Well, the movie literally has every element that needs to be there in an inspirational drama. The real beauty of the film lies in those moments where you realize that these are incidents that occurred in the life of India’s greatest athlete. Director Rakeysh Omprakash Mehra’s latest venture “ Bhaag Milkha Bhaag ” is a brilliant piece of cinema that will definitely have that emotional impact on you.
The movie opens with Milkha Singh’s performance in the final round of the Rome Olympics. After the defeat he was totally down and also decides not to attend the friendly athletic meet in Pakisthan. The confused authorities are persuading him to make himself available for the big event. The movie is a narration about the life of Milkha through the eyes of his military level coach Gurudev Singh. The bitter childhood, the romantic young age, the fight to become the fastest and also how he won over that dark incident in the past which kept on pulling him backward is what Bhaag Milkha Bhaag basically about.
The movie has a running time of over 3 hours and surprisingly the film isn’t a tiring experience. The amount of melodrama can annoy some percentage of audience but I found it quiet sensible as the kind of struggle he had demanded that level of drama. By involving those two romantic angles, Prasoon Joshi didn’t tried to make it too much of a commercial flavor, but instead he placed those emotions in molding the more focused athlete in Milkha Singh. The love of Milkha for his sister was something touching. They have smartly used the Indo-Pak relation in the script as it had an important space in Milkha Singh’s global recognition. The climax that showed Milkha’s “Flying Sikh” performance also tried to depict the race as a man’s victory over his past.
Hats off to Rakeysh Omprakash Mehra for making this excellent biopic. Very fewer compromises were made in the technical aspects. The script that exposed almost every angle of the great athlete didn’t go to that boasting level. And Mr. Mehra rightly captured the content with striking visuals comprising of slow motions and color tones. That 400 meter race where Milkha runs with the injury and the way the makers showed his determination through that sequence was really a great piece of conceiving. Excellent cinematography from Binod Pradhan. The combined effect of Pradhan’s cinematography, visual effects, color tone and Farhan’s style of running really gave the athletic part in the movie that international standard. Smartly edited film with engaging background scores. Music was also really good. Pat on the back for the visual effects section for recreating the old times.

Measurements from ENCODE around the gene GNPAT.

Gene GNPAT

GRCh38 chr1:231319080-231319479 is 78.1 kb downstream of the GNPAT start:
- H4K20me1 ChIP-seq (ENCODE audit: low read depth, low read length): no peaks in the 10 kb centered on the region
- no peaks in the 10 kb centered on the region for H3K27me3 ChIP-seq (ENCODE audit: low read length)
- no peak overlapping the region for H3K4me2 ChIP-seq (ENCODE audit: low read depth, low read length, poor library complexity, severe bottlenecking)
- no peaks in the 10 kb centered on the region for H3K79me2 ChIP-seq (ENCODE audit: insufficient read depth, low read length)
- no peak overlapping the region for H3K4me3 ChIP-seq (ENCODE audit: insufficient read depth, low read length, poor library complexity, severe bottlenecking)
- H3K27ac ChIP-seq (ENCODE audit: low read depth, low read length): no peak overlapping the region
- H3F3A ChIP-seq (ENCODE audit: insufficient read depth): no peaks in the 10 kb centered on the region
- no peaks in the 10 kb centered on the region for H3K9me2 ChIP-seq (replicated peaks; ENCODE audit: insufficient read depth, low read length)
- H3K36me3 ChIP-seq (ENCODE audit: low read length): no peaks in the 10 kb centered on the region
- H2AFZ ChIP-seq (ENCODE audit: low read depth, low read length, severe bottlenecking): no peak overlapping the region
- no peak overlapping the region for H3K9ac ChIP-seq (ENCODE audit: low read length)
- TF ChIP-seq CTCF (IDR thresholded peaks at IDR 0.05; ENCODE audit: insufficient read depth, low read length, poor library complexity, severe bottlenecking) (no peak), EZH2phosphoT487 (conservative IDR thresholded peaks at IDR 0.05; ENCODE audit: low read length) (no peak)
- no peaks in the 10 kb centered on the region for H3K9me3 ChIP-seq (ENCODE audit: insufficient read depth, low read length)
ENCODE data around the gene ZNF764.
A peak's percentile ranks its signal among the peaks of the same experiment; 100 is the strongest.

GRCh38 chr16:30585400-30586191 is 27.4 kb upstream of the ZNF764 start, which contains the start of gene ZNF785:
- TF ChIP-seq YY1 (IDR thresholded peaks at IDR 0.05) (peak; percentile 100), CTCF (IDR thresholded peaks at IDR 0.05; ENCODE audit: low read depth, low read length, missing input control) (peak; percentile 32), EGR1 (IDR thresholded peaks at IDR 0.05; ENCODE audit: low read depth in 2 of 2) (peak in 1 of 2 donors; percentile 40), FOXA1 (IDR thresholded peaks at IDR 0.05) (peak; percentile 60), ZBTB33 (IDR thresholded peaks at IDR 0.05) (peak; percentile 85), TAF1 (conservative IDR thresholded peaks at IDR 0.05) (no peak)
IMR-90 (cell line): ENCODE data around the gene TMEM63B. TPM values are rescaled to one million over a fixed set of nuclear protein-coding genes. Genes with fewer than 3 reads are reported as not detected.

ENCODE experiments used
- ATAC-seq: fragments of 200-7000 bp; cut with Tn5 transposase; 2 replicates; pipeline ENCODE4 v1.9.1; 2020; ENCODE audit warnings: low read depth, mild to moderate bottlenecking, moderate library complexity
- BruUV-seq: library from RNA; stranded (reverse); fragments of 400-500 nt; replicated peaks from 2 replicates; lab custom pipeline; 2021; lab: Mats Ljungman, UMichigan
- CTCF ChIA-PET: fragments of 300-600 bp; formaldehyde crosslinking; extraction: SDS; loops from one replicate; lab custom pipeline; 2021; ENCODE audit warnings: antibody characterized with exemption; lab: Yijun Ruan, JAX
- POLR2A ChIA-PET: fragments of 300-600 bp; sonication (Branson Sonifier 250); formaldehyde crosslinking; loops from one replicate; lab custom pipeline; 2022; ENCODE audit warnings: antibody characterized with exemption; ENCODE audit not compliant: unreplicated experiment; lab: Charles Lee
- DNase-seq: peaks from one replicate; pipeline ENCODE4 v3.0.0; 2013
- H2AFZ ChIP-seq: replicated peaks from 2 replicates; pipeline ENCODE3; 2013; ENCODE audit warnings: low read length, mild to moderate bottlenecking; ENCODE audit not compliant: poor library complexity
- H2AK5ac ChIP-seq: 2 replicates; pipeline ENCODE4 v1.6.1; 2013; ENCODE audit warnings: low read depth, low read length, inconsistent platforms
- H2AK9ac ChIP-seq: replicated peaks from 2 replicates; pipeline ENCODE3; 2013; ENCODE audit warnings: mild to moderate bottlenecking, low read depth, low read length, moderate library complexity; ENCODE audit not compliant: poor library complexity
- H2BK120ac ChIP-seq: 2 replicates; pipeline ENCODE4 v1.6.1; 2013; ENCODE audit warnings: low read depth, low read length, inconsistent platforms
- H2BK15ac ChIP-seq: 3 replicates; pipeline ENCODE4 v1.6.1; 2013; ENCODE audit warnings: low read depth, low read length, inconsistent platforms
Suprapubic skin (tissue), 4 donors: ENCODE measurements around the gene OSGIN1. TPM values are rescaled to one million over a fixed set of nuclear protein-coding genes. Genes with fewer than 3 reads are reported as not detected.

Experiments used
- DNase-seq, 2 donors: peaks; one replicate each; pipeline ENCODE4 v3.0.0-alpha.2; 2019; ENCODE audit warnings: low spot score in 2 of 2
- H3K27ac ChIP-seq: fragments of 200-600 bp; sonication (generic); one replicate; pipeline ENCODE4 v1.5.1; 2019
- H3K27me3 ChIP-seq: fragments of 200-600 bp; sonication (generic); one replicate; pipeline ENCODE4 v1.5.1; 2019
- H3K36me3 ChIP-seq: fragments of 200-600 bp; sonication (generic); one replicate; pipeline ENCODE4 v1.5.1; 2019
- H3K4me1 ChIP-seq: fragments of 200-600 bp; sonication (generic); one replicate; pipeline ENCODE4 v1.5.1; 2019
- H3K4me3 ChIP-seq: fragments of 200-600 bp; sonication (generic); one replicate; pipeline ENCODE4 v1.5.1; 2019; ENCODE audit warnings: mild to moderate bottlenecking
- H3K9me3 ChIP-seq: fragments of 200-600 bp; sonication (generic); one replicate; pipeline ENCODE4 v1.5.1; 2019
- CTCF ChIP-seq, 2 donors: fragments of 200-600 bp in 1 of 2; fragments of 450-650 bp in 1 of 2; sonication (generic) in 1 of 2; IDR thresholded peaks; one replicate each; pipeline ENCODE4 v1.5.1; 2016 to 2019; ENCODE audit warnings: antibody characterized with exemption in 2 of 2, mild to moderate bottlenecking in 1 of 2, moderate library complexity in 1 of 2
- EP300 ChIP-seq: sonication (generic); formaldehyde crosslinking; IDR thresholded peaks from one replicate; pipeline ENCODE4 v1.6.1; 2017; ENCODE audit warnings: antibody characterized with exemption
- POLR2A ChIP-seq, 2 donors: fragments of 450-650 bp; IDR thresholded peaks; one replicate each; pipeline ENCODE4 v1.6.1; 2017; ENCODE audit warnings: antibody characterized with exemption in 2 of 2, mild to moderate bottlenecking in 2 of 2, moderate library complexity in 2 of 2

In the acting part, Farhan Akthar is simply amazing as the central protagonist. The confusion, the anger and the determination was really evident in the rendering and special mention for the physical transformation including the running. Sonam Kapoor doesn’t really have any great screen time. In fact, the slightly dull phase in the movie is that romantic episode involving her. Rebecca Breeds did her part nicely. Two actors who impressed me with their performances were Divya Dutta and Pawan Malhothra as the sister and military coach respectively. Prakash Raj and Yograj Singh also did their part nicely.
Overall, it is a fitting tribute to Milkha Singh from the film industry. Just the fact that this is a story about the struggle of a 12 year old boy from nothing to India’s best athlete itself makes the movie a delightful experience. I am giving 4/5 and a big salute to Jawan Milkha Singh aka Flying Sikh.
Green: Recommended Film
Orange: Okay, Watchable, Experimental Films
Red: Not Recommended